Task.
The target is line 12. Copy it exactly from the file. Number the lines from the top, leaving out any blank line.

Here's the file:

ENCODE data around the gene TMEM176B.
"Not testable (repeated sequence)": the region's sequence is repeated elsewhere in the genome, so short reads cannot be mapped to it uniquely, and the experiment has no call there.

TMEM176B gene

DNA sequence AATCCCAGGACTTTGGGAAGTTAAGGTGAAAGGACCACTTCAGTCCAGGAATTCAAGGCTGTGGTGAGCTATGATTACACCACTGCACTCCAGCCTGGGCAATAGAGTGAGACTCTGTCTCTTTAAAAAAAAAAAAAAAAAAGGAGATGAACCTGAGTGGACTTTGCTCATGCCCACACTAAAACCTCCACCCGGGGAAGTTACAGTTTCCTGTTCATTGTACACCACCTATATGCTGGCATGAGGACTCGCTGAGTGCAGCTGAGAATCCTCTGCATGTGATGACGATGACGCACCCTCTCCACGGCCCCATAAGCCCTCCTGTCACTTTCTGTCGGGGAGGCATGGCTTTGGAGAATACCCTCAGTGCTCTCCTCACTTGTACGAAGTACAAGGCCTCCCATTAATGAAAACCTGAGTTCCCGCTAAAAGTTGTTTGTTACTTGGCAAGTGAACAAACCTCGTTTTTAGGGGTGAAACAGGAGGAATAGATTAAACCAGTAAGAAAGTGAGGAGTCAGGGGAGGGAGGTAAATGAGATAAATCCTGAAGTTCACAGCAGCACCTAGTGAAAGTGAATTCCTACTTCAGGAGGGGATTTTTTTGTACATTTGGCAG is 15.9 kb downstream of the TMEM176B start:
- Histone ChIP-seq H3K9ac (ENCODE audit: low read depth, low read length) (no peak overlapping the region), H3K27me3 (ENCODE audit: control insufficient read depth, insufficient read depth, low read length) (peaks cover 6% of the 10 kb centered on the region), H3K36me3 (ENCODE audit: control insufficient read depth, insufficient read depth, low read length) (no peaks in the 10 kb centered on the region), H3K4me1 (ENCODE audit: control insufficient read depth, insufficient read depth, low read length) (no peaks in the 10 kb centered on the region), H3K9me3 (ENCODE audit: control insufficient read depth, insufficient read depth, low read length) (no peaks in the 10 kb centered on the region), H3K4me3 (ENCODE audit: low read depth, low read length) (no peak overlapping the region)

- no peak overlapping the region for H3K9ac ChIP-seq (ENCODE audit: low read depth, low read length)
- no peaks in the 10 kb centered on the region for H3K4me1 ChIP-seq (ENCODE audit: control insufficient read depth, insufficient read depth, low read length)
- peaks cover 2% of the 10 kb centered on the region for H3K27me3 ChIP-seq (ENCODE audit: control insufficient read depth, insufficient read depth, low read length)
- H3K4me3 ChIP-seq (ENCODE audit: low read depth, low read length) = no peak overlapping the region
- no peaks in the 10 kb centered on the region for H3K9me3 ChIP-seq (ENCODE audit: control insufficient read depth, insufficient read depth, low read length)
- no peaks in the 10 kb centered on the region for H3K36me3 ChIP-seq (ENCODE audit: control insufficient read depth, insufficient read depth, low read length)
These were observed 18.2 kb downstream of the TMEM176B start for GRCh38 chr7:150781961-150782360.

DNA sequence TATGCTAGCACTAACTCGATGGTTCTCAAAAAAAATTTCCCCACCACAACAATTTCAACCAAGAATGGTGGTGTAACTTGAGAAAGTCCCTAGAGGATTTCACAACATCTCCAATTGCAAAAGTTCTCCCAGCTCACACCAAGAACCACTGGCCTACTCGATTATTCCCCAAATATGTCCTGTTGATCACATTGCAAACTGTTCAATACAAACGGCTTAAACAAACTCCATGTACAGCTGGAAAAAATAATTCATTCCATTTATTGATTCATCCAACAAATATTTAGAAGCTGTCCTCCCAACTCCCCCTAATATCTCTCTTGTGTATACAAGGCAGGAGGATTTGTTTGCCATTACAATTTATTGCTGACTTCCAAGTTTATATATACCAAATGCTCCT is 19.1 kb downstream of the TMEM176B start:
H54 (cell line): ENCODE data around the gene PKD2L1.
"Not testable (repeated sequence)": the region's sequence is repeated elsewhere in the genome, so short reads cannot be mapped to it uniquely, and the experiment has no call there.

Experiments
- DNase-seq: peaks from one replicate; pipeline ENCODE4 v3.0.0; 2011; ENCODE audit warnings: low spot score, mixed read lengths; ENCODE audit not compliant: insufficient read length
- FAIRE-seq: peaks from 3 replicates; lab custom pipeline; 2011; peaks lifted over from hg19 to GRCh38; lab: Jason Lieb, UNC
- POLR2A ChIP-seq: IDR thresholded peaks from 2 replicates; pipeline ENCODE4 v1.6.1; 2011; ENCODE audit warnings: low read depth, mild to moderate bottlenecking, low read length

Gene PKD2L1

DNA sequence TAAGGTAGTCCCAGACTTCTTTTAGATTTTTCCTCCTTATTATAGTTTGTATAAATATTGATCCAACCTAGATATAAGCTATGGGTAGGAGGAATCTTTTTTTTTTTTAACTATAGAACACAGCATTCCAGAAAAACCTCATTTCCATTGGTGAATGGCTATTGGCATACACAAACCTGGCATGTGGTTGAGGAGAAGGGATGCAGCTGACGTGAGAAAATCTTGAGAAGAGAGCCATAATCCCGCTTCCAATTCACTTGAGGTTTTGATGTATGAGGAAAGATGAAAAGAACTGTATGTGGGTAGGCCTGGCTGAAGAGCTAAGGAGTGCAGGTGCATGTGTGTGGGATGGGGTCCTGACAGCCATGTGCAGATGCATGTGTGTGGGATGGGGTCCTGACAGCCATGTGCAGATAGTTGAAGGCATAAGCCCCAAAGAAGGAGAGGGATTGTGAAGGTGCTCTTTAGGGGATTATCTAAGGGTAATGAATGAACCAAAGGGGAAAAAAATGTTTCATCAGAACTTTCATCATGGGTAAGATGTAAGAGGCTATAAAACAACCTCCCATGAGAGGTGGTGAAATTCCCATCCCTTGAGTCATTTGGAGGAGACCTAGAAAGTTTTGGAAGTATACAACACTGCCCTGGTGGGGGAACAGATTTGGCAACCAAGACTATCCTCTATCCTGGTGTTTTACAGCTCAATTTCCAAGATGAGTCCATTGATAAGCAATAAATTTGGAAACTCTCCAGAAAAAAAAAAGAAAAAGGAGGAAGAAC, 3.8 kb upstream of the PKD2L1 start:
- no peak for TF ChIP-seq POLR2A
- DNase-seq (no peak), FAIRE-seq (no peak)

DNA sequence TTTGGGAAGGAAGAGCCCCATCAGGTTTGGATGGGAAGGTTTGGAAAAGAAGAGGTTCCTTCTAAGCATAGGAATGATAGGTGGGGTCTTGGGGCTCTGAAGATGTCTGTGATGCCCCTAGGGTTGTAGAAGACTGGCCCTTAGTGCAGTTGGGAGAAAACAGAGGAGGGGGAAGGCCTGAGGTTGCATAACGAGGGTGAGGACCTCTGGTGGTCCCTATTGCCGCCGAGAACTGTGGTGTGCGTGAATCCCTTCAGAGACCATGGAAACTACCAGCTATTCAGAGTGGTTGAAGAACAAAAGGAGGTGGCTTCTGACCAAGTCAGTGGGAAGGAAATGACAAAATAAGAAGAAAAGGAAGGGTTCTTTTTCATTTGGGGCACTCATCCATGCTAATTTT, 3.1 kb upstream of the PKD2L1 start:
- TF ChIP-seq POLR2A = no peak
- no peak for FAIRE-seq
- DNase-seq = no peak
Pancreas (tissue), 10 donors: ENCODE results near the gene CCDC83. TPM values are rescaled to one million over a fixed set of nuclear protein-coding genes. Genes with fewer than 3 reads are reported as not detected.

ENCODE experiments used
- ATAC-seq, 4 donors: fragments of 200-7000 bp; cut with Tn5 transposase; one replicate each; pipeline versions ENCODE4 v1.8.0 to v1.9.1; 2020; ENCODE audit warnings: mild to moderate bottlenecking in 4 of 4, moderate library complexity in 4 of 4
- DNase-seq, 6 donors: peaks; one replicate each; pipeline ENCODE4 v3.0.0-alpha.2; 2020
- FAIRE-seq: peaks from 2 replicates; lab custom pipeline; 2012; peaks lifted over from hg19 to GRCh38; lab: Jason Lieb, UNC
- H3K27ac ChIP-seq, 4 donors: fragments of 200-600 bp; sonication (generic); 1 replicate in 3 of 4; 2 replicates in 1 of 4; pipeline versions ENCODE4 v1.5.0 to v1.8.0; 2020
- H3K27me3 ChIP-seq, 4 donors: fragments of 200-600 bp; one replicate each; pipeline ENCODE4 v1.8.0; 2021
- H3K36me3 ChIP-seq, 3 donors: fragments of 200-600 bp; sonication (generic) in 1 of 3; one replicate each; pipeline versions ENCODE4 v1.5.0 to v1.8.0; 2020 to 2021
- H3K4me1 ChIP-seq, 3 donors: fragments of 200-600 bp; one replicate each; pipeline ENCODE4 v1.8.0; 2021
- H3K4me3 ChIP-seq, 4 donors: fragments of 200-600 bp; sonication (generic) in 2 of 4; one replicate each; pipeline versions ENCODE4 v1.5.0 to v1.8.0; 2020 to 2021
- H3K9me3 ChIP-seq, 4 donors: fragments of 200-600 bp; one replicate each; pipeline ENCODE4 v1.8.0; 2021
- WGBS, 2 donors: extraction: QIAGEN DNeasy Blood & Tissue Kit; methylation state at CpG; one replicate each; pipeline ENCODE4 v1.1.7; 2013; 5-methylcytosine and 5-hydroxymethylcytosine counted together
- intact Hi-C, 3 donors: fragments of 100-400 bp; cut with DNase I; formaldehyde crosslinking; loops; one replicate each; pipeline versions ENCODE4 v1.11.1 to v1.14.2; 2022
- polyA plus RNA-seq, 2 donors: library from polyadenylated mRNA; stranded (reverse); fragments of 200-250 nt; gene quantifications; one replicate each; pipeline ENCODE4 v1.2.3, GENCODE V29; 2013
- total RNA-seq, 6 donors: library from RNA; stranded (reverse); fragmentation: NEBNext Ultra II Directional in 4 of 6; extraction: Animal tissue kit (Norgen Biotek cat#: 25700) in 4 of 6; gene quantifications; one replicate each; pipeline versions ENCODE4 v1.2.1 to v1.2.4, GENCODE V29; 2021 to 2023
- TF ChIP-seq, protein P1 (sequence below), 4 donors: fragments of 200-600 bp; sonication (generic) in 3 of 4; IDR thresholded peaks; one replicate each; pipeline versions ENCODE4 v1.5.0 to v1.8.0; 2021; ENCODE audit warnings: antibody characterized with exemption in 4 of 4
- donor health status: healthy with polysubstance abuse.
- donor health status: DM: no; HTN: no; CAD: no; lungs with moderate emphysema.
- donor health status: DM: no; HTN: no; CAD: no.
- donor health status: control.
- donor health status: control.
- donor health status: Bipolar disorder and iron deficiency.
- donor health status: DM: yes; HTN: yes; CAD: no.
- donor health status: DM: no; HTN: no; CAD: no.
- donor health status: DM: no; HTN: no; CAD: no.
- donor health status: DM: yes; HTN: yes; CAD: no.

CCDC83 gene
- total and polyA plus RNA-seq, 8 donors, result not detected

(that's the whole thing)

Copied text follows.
These were observed 18.2 kb downstream of the TMEM176B start for GRCh38 chr7:150781961-150782360.